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There are many different ways to present your record of reference, or citation material within your work. Footnotes are just one example.

Some general ways to include this information:

  • In-text citation

  • In-text explanation - narrative

  • End notes (by section or full title)

  • Bibliography

  • Record of Reference

  • Sources Section

  • References Section

  • Acknowledgement Section

  • Statement(s) of Ownership

  • Cross-referenced with alternate edition or media

To footnote, (use a direct quotation, exact copy, summarize in your own words, etc.) the writer must place a number either in parenthesis or slightly raised (superscript) from the line of type following the reference. The same number will appear at the bottom of that specific page and be followed by the reference or source. Such as:

Henry was born September 22, 1795 and in 1818 married Mary Highland (who was born in 1804) in Pickaway County, Ohio.

1. The Downings of Europe and America, 1273-1973, Gregath, pp. 33.

Wish to use something like footnotes, but don’t like the “look” of the traditional format? An option would be to place citations in a different way on the page – modifying the bottom of the page format. Suggestions include an inside or outside “column” on all pages that can include citation (and other) information or box (set apart) citation information and place it anywhere on the page. Be careful if modifying accepted structures. When an author establishes a new standard, they must take great care to clearly define and mark that structure for the reader and stick stringently to it.

Computer programs may have a footnoting option, with features and requirements that vary greatly. If not using footnoting features, use or modify the instructions that follow.

Type the main text of a page, allowing enough blank space at the bottom to fit the citation information in. A line is then drawn or typed across the page, type in the footnote information.

If the manuscript is prepared page by page, and not as a single “document”, it is easier for the writer to list the references he will be using before he begins a specific section of the manuscript. In other words, he studies his research data for a section and prepares the references he will be using, in advance. By this method, he will know exactly how many lines to leave at the bottom of each page to accommodate recording the references for that particular page. This method will cut down on line space changing (“widows and orphans”, etc.) as you proceed from rough draft to final manuscript and ease in manual adjustment of the data/footnote ratio per page.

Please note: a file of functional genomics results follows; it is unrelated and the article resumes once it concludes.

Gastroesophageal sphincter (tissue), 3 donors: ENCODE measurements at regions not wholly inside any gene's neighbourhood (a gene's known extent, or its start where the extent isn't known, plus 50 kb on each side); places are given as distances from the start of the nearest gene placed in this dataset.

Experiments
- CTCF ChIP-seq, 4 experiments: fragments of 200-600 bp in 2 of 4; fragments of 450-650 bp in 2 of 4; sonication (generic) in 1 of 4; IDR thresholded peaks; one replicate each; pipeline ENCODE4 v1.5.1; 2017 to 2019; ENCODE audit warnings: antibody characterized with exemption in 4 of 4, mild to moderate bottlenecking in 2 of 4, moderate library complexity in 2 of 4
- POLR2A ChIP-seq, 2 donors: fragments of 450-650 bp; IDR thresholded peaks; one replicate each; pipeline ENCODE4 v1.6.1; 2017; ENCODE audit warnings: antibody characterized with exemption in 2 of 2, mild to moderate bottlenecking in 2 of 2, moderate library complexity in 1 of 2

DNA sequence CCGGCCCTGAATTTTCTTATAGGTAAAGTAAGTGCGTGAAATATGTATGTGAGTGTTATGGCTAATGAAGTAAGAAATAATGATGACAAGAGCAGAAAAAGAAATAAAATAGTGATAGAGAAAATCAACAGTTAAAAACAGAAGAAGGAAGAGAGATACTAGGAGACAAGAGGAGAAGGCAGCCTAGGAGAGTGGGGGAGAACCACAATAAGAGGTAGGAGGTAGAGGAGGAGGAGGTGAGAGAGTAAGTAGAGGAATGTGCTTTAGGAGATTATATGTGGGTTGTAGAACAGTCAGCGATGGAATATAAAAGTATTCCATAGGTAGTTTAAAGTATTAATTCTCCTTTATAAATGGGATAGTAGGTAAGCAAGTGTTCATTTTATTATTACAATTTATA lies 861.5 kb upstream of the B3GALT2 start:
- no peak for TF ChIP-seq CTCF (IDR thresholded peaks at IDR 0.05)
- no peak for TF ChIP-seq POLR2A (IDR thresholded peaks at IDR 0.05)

For instance, you are preparing to write a history of a particular family and you are using a Family Record Sheet on which recorded references are: Family Bible, 1790 Pennsylvania Census, Bounty Land Warrant, and NSDAR Application for Membership the page’s footnote may look something like this:

1. Family Bible in the possession of Ann Gregath, Cullman, Alabama, 1978.
2. Heads of Families, First Census of the United States Taken in 1790, Pennsylvania, pp. 73.
3. National Archives, Washington, D. C., Bounty Land Warrant S7346.
4. National Society Daughters of the American Revolution, Application for Membership of Anna May Cochrane Gregath. (could include date of application and/or national number)

If chapters or specific sections are to be used, number the footnotes in continuing sequence through the chapter or section and start with figure one (again) for the next chapter or section. A line should be drawn or typed across the page to separate the footnotes from the written words.

The correct use(s) of footnotes is highly technical. If footnotes are to be used, consult one of several manuals which give explicit rules. One of the more comprehensive books that are focused on this type of footnotes are:

Evidence Explained: Citing History Sources from Artifacts to Cyberspace, Elizabeth Shown Mills, 2007, Genealogical Publishing Company, Baltimore, Maryland.

Evidence! Citation & Analysis for the Family Historian, 1997, by Elizabeth Shown Mills, Genealogical Publishing Company, Baltimore, Maryland.

For more suggestions on this subject and more, order our book:
wholesale price eligible G550-$20.00 WRITING Family History Or Genealogy For Pleasure and Profit Complete Edition, by Gregath Company, Inc., *updated* 2015. ISBN: 978-0-944619-00-1, 8½x11", softbound book, 132 pages, suggestions & examples of all facets of your project for the typist and/or computer user. Note: All G prefix books 100 pages or more, this one included, that are SB can be special ordered in hard cover edition - contact for details. Also available on disk. | Click here for more information.

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